We've been celebrating Women's History Month by looking at the women who played such a vital role in the history of science and the development of our Observatory. Previously we've discussed Louise de Keroualle and the creation of the Observatory and Caroline Herschel - the first ever paid female astronomer. Today we look at Ruth Belville who brought the correct time from the Royal Observatory Greenwich to London for almost fifty years.
Ruth Belville (1853 - 9143)
Ruth inherited the job of bringing the time to London from her father, John Henry Belville, who worked at the Royal Observatory Greenwich for forty-five years. In those days, one of the only ways for horologists to obtain the correct time was to physically go to the Observatory, but Belville began a service of 'bringing the time to London' by using an extremely accurate chronometer checked against Observatory time and sending it by messenger from shop to shop of those watch-makers who subscribed to his service.
His wife, Maria, took over the task after John died in 1856. She personalized the service by going to the shops herself, retiring in 1892 and allowing her daughter Ruth, aged 38, to take over. Every Monday, Ruth would travel by public transport to Greenwich, have a cup of tea with the porter, receive a certificate of accuracy for her trusty chronometer, and spend her day travelling to London's clock shops, bringing her 40 customers the correct time, whereupon they would adjust their own clocks.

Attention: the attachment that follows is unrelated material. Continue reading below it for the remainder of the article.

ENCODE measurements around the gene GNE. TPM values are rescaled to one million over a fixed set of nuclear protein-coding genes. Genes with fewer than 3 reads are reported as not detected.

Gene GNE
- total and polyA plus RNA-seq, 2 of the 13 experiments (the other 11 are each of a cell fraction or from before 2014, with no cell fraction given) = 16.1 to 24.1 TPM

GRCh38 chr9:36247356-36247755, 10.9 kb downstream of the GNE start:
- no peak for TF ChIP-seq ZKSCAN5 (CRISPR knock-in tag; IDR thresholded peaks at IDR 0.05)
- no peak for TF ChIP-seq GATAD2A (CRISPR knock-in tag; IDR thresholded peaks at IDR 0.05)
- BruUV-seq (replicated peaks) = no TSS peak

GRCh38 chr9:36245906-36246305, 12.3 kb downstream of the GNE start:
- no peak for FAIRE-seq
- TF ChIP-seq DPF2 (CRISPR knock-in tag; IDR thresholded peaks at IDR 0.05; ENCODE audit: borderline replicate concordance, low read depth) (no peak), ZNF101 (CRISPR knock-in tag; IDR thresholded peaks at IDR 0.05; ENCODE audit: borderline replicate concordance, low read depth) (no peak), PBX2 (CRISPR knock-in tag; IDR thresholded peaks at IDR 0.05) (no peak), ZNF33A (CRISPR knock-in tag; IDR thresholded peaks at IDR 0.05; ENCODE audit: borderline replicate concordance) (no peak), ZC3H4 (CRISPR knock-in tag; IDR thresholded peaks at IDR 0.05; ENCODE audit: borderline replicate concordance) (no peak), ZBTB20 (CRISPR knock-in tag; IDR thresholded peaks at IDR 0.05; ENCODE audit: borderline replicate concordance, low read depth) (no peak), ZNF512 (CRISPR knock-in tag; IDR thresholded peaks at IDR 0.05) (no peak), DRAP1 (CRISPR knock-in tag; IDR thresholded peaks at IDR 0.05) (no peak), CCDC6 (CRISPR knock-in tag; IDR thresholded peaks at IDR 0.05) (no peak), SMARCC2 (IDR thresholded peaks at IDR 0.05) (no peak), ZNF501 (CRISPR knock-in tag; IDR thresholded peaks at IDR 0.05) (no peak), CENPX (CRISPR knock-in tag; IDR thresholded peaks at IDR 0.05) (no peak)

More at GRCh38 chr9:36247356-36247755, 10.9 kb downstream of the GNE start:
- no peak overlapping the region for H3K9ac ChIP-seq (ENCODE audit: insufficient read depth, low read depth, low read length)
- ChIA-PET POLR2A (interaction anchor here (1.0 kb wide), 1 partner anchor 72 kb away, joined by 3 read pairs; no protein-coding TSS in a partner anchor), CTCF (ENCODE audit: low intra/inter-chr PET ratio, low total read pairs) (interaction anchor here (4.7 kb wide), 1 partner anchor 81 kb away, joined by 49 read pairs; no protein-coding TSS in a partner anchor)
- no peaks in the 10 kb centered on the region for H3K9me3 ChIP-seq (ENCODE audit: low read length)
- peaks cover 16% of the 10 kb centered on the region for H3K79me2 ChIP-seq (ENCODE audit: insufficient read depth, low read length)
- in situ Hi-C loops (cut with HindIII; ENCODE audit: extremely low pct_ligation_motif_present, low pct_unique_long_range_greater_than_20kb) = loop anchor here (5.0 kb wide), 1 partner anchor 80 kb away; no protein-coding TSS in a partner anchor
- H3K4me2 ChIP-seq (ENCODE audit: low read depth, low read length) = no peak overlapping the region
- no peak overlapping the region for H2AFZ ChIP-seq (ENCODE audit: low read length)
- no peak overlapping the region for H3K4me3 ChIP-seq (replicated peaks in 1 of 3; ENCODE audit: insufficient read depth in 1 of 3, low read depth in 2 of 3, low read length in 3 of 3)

Ruth carried on in this vein throuh the First World War, through competition with the Standard Time Company and laying of telegraph wires all over London, through media frenzy which named her 'The Greenwich Time Lady', and even through the breakthrough of wireless communication. She chose to retire in 1940, at the age of 85, having completed her rounds for forty-eight years!
The text within this blog was drawn from the booklet 'Women, Astronomy & Greenwich' written by Kelley Swain.